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Irene Monroe

Rev Irene Monroe was discovered abandoned in a trash can as an infant ("I call it a miracle day because normally they didn't clean that side of the park"). Monroe, 42, grew up in Brooklyn, won a scholarship to Wellesley, and came out as a lesbian. She later attended the Union Theological Seminary to challenge "deep-rooted homophobia and misogyny" in the black church.

Irene Monroe is a columnist, public theologian, and motivational speaker. As an openly lesbian African American theologian, she speaks passionately for a sector of society that is frequently invisible.

Monroe has written extensively on African American sexuality, gay and lesbian history, and anti-Semitism in both the Christian and Muslim black communities. She has also written, spoken, and educated on topics such as classism, separatism, "gangsta" rap, and gang violence. Recent publications include, "Louis Farrakhan's Ministry of Misogyny and Homophobia" and "The Ache Sisters: Discovering the Power of the Erotic in Ritual."

In December 1997 Monroe was named by Boston magazine one of that city's 50 most intriguing women. She was also a nominee for the 1998 Bishop Carl Bean Spirituality Award, presented by the National Black Lesbian and Gay Leadership Forum. Rev Monroe lives with her partner in Cambridge.

Presently, Rev. Monroe writes for a biweekly column, "The Religion Thang" for Newsweekly, a lesbian, gay, bisexual and transgender (LGBT) newspaper that circulates widely throughout the New England states and that has received a commendation from the Boston mayor's office; a monthly column online "Queer Take" (www.thewitness.org/agw/agw-monroe.html) for The Witness Magazine, an Episcopalian journal that examines church and society in light of faith and conscience.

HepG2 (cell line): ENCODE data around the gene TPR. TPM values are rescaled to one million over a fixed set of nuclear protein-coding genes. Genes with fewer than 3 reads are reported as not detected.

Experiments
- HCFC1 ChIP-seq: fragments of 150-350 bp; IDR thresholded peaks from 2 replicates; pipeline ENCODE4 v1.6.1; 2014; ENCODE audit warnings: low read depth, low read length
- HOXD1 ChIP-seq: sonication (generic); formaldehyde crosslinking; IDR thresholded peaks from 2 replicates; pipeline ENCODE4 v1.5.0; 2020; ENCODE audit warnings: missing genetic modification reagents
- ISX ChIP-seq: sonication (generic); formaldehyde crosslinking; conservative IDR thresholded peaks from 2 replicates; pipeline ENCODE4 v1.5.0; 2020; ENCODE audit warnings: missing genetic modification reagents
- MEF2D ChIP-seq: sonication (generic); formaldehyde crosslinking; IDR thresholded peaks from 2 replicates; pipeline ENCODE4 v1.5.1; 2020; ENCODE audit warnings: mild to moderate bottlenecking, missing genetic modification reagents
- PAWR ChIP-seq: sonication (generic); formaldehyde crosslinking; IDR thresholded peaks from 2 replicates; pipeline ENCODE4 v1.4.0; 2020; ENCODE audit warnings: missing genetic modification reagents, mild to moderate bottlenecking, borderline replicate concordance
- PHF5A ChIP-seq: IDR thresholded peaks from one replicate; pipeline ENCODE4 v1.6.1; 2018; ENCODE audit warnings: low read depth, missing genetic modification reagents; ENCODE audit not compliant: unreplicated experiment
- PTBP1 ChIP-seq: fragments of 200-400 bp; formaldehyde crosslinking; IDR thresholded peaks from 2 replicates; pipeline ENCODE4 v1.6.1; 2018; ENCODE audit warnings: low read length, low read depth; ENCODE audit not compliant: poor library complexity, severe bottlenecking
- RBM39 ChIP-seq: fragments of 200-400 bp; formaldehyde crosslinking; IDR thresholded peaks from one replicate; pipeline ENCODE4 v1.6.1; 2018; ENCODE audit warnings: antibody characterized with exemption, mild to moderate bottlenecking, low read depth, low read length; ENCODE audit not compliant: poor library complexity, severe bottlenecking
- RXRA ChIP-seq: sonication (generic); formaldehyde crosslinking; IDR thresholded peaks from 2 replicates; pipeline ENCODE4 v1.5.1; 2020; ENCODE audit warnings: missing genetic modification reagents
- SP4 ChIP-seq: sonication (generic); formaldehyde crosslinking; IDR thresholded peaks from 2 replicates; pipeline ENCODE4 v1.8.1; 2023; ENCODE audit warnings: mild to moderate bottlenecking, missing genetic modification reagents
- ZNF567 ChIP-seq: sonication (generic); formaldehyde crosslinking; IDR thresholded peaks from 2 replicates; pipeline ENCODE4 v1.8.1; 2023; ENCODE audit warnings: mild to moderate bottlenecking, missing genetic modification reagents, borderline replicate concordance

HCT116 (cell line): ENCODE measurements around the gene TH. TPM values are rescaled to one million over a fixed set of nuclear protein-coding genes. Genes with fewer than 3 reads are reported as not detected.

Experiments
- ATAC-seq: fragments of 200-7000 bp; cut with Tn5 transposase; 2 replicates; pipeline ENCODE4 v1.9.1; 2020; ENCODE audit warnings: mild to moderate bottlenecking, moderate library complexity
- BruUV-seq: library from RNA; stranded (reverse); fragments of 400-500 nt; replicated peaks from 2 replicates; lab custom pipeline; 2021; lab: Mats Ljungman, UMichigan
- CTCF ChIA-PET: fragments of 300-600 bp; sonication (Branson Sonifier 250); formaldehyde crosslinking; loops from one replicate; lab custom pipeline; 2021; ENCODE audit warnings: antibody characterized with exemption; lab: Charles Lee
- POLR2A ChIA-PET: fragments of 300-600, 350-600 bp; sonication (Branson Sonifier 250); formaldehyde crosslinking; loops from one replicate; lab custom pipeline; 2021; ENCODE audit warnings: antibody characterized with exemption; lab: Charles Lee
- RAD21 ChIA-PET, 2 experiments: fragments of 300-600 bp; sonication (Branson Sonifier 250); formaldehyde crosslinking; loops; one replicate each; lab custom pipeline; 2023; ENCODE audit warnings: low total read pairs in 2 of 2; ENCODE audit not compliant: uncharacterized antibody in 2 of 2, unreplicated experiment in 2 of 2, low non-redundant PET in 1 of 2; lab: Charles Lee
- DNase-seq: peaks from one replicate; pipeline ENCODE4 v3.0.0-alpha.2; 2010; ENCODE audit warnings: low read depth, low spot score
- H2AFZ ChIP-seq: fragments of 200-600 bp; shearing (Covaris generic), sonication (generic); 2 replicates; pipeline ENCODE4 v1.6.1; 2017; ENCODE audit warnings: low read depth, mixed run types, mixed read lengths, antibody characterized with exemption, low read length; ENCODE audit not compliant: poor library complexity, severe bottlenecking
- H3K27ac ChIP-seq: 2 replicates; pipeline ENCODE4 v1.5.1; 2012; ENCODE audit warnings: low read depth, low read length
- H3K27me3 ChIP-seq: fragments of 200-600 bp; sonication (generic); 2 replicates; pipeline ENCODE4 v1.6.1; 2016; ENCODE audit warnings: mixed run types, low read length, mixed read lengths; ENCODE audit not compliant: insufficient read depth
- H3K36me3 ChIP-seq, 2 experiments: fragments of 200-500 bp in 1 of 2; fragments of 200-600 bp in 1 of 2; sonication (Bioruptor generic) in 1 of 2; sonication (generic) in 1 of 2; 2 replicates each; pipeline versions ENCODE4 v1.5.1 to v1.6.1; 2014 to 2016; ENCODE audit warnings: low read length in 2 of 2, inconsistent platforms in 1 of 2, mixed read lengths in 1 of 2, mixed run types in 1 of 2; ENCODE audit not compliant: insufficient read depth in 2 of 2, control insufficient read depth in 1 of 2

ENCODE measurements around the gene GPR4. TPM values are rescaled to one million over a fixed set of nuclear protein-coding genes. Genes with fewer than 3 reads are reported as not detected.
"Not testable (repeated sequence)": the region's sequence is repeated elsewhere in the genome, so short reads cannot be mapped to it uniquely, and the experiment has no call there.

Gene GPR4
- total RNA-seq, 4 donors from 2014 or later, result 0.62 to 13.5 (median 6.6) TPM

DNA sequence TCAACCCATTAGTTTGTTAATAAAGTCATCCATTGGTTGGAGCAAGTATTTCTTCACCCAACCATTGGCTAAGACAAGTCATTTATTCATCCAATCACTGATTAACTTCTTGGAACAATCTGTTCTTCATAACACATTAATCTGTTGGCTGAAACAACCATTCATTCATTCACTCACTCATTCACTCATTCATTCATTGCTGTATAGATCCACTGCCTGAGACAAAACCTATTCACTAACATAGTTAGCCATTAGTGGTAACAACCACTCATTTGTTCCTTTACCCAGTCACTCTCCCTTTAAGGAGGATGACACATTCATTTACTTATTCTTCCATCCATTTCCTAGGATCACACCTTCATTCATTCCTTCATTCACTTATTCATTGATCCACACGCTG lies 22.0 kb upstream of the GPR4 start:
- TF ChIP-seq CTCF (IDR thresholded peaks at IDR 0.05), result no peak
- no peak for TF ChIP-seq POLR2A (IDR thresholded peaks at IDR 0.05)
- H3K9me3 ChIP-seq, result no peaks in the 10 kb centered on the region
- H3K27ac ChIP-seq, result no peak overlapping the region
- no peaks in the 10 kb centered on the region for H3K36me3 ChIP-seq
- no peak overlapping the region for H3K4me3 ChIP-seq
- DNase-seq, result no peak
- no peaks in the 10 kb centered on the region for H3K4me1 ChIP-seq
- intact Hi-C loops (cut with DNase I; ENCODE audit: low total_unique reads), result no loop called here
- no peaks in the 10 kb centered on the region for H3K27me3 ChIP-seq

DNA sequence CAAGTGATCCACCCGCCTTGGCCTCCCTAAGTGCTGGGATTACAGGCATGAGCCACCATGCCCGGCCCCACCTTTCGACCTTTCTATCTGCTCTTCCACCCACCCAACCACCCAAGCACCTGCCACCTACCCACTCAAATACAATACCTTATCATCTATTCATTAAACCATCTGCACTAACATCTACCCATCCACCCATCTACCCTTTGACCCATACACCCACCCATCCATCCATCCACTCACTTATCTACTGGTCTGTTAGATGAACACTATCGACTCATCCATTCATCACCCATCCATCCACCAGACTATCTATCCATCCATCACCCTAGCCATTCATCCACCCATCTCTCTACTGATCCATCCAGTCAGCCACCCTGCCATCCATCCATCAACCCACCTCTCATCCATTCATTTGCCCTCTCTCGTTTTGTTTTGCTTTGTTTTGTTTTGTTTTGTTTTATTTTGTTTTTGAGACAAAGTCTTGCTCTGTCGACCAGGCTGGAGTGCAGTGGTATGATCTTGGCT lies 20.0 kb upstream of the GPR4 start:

As a creative and critical thinker, Monroe is not afraid to tackle complex and controversial topics. Through teaching, speaking, writing and workshop leadership, she has presented topics from African American gay and lesbian history and anti-Semitism in both the black Christian and black Muslim communities, to women's issues including "Women's Ways of Reading Biblical Text: Subversive and Empowering Strategies for Marginalized and Oppressed People" to "Debunking the Notion of a Hierarchy of Oppressions" and "The Conceptual Trap of Whiteness."
As a doctoral candidate in the Religion, Gender and Culture program at Harvard Divinity School in Cambridge, Mass., and a Ford foundation Fellow, she is also the head teaching fellow of the Rev. Peter Gomes, the Pusey Minister in the Memorial Church at Harvard University and the author of The Good Book.

Monroe attended Wellesley College and Union Theological Seminary at Columbia University, and served as a pastor at an African American church in New Jersey before going to Harvard.

Queer Take

Regular "A Global Witness" columnist Irene Monroe is a Ford Fellow and doctoral candidate at Harvard Divinity School. As a self-proclaimed 'public theologian,' one of her outreach ministries is this column, which tries to inform the public of the role religion plays in discrimination against lesbian, gay, bisexual and transgender people. As Monroe notes, "Because homophobia is both a hatred of the other and it's usually acted upon 'in the name of religion,' by reporting religion in the news I aim to highlight how religious intolerance and fundamentalism not only shatters the goal of American democracy, but also aids in perpetuating other forms of oppressions such as racism, sexism, classism and anti-Semitism."

Bush's faith-based initiatives fall short on social justice
by Irene Monroe
Special to Gay.com